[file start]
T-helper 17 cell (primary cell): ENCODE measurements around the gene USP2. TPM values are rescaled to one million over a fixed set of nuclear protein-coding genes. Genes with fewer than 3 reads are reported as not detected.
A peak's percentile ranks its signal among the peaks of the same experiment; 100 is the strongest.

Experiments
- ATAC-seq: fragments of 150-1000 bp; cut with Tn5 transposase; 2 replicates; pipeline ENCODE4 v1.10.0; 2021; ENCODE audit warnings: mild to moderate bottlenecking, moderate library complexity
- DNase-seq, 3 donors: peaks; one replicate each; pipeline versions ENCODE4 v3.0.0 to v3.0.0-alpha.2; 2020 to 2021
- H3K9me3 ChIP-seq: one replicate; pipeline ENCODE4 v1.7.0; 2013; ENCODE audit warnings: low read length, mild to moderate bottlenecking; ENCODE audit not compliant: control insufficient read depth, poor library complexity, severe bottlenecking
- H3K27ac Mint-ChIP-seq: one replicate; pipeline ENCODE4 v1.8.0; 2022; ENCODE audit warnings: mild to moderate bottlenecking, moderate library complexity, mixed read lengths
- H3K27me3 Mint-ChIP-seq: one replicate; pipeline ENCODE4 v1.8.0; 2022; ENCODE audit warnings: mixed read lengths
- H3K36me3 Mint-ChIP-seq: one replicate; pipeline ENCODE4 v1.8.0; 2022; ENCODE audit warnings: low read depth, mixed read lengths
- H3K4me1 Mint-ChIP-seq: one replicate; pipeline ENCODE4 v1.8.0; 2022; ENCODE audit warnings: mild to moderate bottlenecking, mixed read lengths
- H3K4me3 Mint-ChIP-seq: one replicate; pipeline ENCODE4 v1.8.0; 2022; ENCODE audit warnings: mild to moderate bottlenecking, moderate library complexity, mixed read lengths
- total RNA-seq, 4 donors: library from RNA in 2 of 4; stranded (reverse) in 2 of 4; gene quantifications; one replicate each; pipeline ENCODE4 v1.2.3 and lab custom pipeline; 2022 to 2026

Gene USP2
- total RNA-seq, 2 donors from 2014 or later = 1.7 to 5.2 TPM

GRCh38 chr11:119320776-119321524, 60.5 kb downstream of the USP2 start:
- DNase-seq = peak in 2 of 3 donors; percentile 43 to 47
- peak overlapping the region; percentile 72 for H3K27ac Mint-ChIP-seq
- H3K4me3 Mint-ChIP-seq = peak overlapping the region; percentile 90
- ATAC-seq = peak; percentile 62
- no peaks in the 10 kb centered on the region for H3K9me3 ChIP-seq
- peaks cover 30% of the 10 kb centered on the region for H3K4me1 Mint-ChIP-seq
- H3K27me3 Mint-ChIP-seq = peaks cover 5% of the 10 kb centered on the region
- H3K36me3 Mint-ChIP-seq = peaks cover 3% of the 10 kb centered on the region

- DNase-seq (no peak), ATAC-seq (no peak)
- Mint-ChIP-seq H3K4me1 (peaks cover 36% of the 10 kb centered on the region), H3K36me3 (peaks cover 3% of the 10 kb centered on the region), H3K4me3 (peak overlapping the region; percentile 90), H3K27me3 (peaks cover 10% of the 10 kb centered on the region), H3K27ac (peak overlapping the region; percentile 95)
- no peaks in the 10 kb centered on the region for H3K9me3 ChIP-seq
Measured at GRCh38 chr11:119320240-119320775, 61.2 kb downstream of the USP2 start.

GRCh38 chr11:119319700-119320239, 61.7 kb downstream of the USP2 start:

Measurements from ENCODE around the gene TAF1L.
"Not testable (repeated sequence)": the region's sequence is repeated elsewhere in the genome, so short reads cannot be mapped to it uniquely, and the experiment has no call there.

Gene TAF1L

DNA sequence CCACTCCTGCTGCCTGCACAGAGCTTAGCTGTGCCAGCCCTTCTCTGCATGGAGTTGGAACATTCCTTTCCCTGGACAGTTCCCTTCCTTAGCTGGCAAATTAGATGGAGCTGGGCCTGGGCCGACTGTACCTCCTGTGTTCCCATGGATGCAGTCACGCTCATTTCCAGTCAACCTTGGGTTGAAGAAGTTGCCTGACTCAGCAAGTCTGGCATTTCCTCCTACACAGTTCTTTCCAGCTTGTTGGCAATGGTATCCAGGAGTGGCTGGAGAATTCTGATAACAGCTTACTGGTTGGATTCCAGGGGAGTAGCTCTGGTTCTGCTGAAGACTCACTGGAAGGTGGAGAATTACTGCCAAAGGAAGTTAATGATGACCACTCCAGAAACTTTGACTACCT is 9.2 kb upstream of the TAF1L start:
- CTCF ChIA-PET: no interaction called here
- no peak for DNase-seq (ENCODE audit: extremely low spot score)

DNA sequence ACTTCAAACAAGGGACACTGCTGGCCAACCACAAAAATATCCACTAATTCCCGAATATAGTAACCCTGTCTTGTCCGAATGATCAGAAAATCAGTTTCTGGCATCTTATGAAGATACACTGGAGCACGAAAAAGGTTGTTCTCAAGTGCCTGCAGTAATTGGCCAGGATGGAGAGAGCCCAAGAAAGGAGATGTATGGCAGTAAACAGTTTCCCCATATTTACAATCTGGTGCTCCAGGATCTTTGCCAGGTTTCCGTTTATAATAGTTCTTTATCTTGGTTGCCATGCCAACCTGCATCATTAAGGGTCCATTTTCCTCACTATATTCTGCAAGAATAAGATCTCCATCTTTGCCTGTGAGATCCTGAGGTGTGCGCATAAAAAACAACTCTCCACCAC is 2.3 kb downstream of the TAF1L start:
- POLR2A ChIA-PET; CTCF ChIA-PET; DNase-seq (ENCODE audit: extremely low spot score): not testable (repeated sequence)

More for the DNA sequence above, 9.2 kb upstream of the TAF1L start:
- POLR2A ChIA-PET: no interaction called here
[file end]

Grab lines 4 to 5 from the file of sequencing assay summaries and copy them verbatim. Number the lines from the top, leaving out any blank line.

- ATAC-seq: fragments of 150-1000 bp; cut with Tn5 transposase; 2 replicates; pipeline ENCODE4 v1.10.0; 2021; ENCODE audit warnings: mild to moderate bottlenecking, moderate library complexity
- DNase-seq, 3 donors: peaks; one replicate each; pipeline versions ENCODE4 v3.0.0 to v3.0.0-alpha.2; 2020 to 2021